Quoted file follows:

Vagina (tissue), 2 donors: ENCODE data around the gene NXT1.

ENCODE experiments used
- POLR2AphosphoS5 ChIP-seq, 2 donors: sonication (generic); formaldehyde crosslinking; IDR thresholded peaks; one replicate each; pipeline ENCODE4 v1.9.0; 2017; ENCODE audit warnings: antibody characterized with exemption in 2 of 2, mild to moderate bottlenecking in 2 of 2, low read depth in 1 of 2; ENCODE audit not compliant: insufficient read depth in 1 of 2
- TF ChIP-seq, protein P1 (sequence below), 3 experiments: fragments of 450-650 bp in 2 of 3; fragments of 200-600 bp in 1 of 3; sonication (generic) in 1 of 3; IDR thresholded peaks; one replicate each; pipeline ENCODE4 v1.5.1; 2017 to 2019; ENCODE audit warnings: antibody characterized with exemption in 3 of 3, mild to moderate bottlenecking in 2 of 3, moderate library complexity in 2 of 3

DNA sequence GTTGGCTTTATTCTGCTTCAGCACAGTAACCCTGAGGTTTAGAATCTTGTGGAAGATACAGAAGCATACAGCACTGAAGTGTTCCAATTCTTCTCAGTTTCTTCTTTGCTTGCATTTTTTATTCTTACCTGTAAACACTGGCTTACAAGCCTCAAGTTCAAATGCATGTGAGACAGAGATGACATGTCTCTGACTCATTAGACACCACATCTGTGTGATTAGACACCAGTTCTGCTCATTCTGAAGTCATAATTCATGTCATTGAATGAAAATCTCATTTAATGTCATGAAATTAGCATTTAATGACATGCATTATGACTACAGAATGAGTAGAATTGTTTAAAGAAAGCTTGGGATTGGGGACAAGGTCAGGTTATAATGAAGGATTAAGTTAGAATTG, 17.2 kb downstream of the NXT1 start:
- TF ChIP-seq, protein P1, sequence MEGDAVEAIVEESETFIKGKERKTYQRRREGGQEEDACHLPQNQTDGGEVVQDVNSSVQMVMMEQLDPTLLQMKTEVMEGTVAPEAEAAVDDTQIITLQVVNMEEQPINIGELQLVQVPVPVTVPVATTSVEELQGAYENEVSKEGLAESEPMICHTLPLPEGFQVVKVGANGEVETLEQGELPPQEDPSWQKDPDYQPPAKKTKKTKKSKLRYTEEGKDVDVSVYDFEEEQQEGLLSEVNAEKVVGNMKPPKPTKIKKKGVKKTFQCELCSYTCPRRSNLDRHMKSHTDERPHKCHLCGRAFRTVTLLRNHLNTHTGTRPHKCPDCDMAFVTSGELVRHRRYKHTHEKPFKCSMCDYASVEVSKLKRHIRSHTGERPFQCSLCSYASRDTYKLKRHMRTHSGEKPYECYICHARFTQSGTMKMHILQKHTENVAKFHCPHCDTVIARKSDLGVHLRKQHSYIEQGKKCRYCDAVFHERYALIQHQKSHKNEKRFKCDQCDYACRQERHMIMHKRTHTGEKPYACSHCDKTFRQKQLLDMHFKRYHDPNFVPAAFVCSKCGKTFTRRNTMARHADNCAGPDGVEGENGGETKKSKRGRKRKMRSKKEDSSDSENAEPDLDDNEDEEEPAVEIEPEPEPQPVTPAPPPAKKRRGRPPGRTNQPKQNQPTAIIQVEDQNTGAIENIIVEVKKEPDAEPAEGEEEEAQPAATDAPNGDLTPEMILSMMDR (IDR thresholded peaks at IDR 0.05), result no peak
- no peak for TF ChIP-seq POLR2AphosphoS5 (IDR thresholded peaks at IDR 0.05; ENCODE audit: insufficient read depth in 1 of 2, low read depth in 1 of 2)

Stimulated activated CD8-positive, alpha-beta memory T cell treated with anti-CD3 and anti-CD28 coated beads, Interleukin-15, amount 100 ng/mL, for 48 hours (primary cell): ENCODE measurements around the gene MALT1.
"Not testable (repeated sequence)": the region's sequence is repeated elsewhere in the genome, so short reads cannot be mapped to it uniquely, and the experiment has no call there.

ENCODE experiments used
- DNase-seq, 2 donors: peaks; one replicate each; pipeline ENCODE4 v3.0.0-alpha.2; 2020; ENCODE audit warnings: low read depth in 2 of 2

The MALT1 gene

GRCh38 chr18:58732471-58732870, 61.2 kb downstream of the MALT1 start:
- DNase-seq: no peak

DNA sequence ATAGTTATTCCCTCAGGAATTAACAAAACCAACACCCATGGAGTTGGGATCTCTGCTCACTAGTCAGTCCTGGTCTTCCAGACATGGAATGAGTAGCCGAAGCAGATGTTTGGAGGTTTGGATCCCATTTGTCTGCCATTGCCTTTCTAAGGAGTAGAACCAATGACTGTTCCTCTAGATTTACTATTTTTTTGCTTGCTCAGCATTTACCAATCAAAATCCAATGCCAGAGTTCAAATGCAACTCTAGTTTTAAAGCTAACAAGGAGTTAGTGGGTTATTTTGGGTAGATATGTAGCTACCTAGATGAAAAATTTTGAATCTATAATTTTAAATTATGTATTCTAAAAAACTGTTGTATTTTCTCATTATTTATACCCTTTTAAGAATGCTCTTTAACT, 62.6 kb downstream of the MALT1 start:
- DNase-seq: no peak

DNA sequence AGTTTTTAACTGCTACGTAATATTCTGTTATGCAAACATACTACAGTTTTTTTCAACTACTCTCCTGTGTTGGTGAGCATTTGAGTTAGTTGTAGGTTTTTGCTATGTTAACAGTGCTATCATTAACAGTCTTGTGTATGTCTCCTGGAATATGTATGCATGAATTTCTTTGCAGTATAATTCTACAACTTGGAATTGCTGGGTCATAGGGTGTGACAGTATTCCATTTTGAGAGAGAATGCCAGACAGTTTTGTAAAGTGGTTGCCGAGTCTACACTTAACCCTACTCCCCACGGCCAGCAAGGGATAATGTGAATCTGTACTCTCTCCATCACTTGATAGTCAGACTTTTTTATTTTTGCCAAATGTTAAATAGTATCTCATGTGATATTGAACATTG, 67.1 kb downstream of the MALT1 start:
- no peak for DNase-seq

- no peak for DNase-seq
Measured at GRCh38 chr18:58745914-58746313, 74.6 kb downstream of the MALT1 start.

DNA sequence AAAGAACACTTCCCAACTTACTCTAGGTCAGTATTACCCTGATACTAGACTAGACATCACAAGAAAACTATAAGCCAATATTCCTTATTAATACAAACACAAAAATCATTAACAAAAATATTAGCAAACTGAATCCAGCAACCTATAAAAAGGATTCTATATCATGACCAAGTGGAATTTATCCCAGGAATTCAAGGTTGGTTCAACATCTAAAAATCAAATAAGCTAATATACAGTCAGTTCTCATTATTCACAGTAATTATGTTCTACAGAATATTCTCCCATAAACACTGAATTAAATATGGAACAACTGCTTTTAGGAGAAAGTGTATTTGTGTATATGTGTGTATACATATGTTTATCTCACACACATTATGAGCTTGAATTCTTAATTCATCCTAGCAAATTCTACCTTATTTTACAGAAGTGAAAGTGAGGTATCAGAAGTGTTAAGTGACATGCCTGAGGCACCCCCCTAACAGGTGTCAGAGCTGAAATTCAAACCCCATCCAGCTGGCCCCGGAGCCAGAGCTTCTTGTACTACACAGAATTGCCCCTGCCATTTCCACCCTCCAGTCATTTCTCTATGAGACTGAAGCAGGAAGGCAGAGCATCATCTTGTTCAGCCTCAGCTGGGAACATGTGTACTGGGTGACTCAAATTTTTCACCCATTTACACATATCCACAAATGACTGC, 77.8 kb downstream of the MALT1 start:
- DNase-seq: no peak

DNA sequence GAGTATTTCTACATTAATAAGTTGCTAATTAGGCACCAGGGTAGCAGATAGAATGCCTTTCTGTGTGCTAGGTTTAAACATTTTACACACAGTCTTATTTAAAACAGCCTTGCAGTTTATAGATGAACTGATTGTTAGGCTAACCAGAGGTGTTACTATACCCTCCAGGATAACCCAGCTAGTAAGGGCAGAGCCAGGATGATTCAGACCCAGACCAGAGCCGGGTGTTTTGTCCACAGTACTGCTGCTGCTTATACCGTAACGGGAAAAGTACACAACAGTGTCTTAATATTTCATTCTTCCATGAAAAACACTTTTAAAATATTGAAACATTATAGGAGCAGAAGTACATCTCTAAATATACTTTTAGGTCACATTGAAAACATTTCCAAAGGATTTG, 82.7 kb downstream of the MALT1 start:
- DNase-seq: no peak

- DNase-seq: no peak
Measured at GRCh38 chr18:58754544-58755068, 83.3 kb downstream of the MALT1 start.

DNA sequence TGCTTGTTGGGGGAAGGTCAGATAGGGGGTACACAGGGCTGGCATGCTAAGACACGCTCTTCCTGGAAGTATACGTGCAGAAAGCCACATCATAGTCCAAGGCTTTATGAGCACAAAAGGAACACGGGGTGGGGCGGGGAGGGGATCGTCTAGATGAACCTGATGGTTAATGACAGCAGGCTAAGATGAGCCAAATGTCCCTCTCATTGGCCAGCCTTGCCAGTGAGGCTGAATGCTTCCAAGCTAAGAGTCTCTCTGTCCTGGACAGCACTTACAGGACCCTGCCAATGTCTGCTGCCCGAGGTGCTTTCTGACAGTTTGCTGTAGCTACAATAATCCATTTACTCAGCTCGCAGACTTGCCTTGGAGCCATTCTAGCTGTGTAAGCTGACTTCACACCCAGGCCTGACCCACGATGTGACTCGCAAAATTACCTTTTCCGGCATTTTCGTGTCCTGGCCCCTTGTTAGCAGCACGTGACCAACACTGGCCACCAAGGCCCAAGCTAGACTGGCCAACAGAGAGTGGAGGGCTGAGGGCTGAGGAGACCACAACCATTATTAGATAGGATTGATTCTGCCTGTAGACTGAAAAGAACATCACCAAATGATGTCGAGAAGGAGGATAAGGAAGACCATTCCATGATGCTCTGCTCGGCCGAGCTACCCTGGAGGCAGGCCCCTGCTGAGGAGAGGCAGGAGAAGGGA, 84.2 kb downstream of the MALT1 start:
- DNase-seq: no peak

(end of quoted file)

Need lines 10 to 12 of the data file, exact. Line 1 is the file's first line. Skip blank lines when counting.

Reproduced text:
ENCODE experiments used
- DNase-seq, 2 donors: peaks; one replicate each; pipeline ENCODE4 v3.0.0-alpha.2; 2020; ENCODE audit warnings: low read depth in 2 of 2

The MALT1 gene